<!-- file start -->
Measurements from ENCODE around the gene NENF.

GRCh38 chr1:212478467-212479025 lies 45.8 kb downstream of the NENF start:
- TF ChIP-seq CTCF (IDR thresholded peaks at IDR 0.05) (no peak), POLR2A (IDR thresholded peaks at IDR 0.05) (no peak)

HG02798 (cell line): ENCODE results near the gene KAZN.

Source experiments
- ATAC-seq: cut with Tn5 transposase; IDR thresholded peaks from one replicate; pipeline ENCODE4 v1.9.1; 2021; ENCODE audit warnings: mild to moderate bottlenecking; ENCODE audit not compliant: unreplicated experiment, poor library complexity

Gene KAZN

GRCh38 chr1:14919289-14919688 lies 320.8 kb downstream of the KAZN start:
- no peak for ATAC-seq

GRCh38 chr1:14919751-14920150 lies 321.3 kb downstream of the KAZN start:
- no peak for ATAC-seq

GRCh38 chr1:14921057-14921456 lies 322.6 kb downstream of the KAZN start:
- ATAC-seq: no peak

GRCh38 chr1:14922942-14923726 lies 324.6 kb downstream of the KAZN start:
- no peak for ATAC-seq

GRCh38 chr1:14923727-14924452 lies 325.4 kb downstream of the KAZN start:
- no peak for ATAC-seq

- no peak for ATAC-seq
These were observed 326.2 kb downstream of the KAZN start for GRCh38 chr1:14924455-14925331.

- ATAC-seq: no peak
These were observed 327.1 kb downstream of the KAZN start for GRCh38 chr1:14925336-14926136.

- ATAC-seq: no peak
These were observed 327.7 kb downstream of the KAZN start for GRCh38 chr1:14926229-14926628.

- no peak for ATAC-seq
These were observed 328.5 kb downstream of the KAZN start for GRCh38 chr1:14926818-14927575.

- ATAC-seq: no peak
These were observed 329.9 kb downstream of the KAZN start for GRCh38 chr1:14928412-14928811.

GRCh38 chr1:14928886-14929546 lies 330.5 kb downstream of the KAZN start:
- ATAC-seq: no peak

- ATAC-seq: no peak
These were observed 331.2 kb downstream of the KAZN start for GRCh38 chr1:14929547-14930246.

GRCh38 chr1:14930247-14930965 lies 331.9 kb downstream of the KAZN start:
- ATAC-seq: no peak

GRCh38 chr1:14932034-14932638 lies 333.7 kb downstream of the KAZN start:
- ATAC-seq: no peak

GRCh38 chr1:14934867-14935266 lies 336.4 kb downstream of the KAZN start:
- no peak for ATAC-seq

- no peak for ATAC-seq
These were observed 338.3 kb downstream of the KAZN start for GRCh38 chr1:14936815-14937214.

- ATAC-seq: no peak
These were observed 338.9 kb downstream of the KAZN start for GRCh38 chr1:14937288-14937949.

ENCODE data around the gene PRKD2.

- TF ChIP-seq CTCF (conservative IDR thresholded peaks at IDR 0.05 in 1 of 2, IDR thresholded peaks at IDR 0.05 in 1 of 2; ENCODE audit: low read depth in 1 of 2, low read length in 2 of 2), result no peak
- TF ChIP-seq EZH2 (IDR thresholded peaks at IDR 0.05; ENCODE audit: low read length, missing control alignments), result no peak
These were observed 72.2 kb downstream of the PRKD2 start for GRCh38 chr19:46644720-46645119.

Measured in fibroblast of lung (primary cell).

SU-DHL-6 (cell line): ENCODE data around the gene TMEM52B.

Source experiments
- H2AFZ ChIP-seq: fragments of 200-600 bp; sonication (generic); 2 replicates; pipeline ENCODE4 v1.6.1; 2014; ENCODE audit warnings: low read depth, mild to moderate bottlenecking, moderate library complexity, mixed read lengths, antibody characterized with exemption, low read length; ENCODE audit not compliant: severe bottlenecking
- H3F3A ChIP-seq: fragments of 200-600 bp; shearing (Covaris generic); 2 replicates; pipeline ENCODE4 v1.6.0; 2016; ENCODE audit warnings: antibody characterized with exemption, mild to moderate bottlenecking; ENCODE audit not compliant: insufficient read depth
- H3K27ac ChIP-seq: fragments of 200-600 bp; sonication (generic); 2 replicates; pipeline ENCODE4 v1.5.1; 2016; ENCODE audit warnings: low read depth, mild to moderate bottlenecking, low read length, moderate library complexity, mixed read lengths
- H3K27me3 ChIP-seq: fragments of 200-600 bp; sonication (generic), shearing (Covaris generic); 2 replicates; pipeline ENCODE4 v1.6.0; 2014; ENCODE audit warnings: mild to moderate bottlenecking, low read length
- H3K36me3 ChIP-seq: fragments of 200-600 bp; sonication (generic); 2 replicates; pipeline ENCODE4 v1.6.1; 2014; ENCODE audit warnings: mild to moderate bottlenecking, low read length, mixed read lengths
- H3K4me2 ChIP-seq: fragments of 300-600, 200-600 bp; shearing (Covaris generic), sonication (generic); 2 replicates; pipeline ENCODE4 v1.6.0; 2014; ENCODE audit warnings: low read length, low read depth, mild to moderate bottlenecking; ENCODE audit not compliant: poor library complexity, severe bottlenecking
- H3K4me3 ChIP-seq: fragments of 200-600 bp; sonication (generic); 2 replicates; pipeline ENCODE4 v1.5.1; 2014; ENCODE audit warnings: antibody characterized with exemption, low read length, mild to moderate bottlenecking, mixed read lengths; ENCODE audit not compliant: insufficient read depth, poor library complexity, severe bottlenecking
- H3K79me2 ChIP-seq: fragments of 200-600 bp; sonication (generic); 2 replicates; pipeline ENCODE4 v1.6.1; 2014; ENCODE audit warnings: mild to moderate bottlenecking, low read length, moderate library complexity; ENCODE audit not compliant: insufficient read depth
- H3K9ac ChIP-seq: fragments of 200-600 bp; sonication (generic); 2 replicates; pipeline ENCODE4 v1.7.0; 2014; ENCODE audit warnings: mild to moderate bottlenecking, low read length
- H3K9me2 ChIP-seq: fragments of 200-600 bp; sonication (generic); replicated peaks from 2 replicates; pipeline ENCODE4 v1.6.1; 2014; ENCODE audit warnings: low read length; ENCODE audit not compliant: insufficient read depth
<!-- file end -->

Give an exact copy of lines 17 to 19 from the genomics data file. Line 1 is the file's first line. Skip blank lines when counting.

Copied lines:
- no peak for ATAC-seq

- no peak for ATAC-seq
These were observed 326.2 kb downstream of the KAZN start for GRCh38 chr1:14924455-14925331.